Determine the efficacy and tolerability of omega-3 fatty acids versus soybean isoflavones in reducing the vasomotor symptoms (VMSs) frequency in postmenopausal women. A randomized, prospective, two-arm study was performed in healthy postmenopausal women aged 45-65. The two arms were: two capsules/day of omega-3 (425 mg of omega-3/capsule) administered orally (n = 38) and two tablets/day of soybean isoflavones (54.4 mg of isoflavones/tablet) (n = 30), over 16 weeks. The mean baseline frequency of moderate and severe VMSs per week in the omega-3 group was 24.56 and 23.90, respectively, and 19.65 and 19.51 in the isoflavone group. After 4 months, the reduction in moderate and severe hot flashes with omega-3 was significant (p < .001), whereas in the case of isoflavones, there was a significant difference in severe (p = .02) hot flashes after 4 months, but not in moderate hot flashes (p = .077). Omega-3 did not demonstrate significant efficacy differences versus isoflavones over time. The use of omega-3 has a beneficial effect on hot flash reduction after 4 months of treatment. This is comparable to the benefits found with soybean isoflavones after 3-4 weeks and after 4 months in severe hot flash women, but higher than those found with soybean isoflavones in moderate symptom women.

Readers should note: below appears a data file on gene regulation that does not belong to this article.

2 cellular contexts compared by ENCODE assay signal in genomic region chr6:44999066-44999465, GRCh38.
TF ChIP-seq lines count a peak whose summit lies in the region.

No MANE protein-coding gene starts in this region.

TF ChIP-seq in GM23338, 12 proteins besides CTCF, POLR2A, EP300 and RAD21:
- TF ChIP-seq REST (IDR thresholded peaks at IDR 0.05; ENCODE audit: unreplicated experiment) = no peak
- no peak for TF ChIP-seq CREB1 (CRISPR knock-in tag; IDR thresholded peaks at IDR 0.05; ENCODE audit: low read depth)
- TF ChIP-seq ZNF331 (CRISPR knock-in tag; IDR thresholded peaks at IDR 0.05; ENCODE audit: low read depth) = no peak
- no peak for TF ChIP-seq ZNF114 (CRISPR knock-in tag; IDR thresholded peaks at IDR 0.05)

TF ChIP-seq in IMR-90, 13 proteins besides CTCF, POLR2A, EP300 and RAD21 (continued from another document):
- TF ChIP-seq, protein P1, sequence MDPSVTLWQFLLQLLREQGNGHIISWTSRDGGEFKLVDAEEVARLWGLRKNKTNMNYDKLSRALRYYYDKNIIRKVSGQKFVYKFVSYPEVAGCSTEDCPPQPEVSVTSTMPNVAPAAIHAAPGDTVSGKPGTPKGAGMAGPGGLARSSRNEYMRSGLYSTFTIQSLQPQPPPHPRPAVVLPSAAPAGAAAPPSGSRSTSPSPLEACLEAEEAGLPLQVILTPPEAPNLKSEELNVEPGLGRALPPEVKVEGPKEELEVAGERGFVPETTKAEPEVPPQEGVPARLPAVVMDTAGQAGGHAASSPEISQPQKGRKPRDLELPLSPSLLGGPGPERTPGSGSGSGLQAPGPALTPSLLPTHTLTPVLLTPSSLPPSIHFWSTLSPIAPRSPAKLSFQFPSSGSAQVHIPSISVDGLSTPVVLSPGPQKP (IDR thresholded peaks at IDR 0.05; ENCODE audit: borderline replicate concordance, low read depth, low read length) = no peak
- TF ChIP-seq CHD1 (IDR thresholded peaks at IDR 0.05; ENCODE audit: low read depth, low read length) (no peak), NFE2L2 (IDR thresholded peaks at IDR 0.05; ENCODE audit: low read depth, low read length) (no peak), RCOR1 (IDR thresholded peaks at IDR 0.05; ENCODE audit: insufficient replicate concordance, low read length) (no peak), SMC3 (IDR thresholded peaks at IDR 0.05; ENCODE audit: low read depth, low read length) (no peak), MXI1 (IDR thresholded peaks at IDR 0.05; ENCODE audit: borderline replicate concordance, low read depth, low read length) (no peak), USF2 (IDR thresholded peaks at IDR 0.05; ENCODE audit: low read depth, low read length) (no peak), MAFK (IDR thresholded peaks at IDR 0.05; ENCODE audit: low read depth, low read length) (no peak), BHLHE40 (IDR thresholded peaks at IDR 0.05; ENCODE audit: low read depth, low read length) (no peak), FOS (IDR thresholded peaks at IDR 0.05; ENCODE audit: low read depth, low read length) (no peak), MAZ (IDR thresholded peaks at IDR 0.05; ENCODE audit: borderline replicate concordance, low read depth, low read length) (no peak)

Keywords: Vasomotor symptoms; hot flashes; omega-3; soybean isoflavones.